So in reality you have WC race skis, then "Europa/Noram cup" (considerably big part of these skis are skis, which come back from WC racers as they don't fit them or are too slow, the rest are either produced in RD or in normal factory) and then you have "race stock" skis, which are skis with same/similar materials and same dimensions as WC skis, but have never been even close to RD (they still get measured etc.), and that's what you can normally get in stores (so called race shops I mean,not some big sport stores). With Fischer for example these things were marked with famous blue (WC stock) and red (everything else) tape when they came out of company.

Thanks primoz, that's the most detailed explanation I've seen yet!

 

It makes sense that once they've figured out an innovation that improves performance, they're not going to release it publicly (in their "red tape" product) for a while, to prevent other companies from reverse-engineering it*, to allow their racers to maintain a competitive advantage.   I suppose an example would be the first generation of Head RD GS skis after FIS went to 35 meters, which reportedly worked better than anyone else's that year.   But then, when it becomes clear other manufacturers have figured it out, I suppose they would then begin allowing the tech in their "red tape" gear (?).

 

Correspondingly, I would guess this means that even someone like Hirscher can't ski on whatever he wants, because there's no way Head would have been willing to provide Hirscher those special 35 m skis (which Atomic would have then covered over with Atomic cosmetics), since in so doing they would have given away a significant competitive advantage.

 

It also makes sense that skis are customized, since the nature of ski construction makes customization easily.  But what about bindings, which seem to be at the other end of the customizability spectrum (since they require extensive testing and certification for safety, etc.)?  Is there any difference between a company's top publicly-available race binding (e.g., a Head "Freeflex Evo 20 X RD") and what a pro would use?  I don't mean things like add-on damping arms, I mean something that would directly change the release and/or retention mechanism of the binding itself.

 

I see from your profile that you ski raced for 20 years, and are now a professional sports photographer.  May I ask what circuit you raced on, and whether your avatar is a picture of you, or one of your pro shots of another racer?

 

**********

*Actually, this raises an interesting set of questions:  I assume Atomic has its own in-house race lab that fabricates gear for its WC skiers.  Given this, when they encounter a situation in which one of their star racers (in this case, Hirscher) has to race on someone else's product to get the performance he wants, do they try to reverse-engineer those skis themselves so that their star can be on their own product the following year?  Or do they even have the capability to do this (not sure if skis can be reverse-engineered)?  Or is it the case that they could, but since he can get what he wants elsewhere (and if all their other WC skiers are happy with their gear) perhaps it's not worth their time to devote the resources...?  Or do they have to make an agreement with the other supplier that yes, you can put your graphics on our skis, but you can't reverse-engineer our tech?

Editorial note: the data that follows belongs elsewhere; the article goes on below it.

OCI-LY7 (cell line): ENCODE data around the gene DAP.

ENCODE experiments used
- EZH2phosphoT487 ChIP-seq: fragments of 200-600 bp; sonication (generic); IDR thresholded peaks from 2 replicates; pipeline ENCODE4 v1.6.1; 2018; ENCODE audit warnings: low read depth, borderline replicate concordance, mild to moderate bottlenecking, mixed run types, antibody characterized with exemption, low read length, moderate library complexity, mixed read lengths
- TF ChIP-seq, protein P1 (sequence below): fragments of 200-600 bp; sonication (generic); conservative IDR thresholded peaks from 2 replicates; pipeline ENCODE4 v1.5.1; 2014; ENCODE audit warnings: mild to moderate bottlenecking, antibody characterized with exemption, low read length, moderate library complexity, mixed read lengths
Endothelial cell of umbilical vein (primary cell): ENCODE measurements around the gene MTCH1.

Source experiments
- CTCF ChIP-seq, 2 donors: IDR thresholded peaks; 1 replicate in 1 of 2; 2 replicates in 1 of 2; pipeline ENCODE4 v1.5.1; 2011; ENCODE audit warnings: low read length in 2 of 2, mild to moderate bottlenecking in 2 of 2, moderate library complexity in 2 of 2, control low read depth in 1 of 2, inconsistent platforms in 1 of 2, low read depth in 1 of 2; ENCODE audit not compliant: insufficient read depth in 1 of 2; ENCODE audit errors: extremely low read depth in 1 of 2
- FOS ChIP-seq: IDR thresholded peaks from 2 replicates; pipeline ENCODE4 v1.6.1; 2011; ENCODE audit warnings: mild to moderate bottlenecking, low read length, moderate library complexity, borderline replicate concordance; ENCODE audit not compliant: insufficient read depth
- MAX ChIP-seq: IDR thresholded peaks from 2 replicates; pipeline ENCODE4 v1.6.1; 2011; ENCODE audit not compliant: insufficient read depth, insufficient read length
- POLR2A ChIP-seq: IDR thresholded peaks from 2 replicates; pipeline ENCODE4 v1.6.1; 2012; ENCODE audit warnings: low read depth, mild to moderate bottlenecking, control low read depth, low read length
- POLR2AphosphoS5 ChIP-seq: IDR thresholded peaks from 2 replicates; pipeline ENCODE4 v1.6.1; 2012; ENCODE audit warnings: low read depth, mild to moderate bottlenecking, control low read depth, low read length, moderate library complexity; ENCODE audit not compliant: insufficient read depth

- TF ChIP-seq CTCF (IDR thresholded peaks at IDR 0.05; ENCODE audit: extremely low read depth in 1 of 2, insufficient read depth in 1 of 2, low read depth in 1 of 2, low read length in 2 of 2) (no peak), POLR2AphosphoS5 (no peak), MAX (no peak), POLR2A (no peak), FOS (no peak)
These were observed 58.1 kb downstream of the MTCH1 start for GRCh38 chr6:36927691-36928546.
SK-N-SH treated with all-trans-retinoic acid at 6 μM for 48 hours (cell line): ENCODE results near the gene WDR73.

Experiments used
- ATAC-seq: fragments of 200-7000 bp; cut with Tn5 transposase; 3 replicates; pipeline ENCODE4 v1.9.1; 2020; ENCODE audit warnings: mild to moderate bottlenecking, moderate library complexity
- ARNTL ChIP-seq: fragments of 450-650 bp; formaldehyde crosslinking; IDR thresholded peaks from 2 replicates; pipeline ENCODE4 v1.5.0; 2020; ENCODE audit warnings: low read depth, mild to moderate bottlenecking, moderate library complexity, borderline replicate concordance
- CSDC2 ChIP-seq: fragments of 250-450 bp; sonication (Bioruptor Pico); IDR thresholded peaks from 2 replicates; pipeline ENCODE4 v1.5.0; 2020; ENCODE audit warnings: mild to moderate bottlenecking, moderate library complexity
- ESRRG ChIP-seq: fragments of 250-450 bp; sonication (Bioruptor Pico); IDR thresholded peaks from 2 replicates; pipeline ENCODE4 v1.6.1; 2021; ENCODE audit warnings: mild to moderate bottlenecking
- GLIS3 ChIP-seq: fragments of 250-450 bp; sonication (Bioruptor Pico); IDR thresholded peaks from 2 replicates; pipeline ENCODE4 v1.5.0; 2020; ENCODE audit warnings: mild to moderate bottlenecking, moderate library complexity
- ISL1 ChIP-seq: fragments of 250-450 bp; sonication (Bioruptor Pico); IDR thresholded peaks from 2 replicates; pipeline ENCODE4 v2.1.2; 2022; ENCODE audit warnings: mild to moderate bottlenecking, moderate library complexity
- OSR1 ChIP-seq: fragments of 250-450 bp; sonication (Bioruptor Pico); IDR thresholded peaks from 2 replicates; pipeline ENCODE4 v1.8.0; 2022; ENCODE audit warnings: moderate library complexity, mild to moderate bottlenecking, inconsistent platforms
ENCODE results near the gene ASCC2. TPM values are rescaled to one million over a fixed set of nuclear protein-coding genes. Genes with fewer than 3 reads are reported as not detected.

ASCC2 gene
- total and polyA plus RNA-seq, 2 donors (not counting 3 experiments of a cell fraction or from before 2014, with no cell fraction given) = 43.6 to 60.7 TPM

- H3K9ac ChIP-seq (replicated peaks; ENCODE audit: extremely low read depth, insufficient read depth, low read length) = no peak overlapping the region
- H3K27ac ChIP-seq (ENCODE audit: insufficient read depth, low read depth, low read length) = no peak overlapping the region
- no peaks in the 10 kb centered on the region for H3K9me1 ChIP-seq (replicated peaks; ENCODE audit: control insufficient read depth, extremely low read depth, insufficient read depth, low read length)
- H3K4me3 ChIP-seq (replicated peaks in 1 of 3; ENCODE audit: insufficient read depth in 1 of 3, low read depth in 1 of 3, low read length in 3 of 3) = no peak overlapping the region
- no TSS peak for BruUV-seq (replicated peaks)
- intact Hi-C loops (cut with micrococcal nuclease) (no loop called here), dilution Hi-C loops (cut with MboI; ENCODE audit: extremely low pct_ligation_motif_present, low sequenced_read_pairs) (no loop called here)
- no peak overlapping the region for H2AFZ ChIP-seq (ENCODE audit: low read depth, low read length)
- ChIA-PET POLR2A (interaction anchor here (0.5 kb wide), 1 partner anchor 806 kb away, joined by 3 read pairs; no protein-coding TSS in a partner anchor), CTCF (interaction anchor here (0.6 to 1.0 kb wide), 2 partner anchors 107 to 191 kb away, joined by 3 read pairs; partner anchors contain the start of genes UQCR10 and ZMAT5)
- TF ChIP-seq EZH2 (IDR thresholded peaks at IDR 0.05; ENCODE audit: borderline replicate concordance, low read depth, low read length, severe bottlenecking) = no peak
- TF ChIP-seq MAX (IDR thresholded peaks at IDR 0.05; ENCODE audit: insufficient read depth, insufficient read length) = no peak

Edited by chemist - 12/27/15 at 2:17pm
post #41 of 42

Skis are really tricky to reverse-engineer... hell in xc skiing, where things are even more complicated, it's impossible to make two same pairs, not to mention there's simply no chance to get ski from some other company, and copy it. There's just too many factors on which ski performance depends. With alpine things are a little bit easier, and it's sort of possible to replicate skis, while with xc skis it's just too complicated, especially because materials and the way they are done. But thing is, even if you have exact procedure and know exact materials with which you built previous pair, it's still hard to replicate this, as most of (alpine) ski is from wood, and it's pretty much impossible to get two exactly same pieces of wood, with exactly same structure, exactly same hardness, and amount of water in it it etc. Then you have ptex, which is another pretty important factor in this how fast ski will be, and place where you cut ptex from big roll defines in what conditions ski will be fast (or slow). And on the end, you glue all these things together. While I agree this could be done exactly same pair by pair by pair, if they would use modern technology, but skis are still glued by hand, and there's simply no way, person will apply exactly same amount of glue (epoxy and several other things) on every single ski. And all these things matter on then end, when it's about small margins on which depend if you will win or end up 10th.

PS: As far as my racing is concerned, I was never any good. I have been racing for 20 years and something (xc skiing, not alpine) and never even qualified for World cup, which also means I never won Olympics either :) I have been racing European cup races and I didn't win not even there, so that's all what I "achieved". After that I have been serviceman on World cup for years, and there I have been doing much better then in my own racing, but that doesn't really count as success :) Photo in profile is my photo of, I think Carlo Janka, from Alta Badia from few years ago.

post #42 of 42

I agree with the OP. The only real threat I see for Marcel are drones. Apparently, he is able to keep .25 seconds ahead of those as well.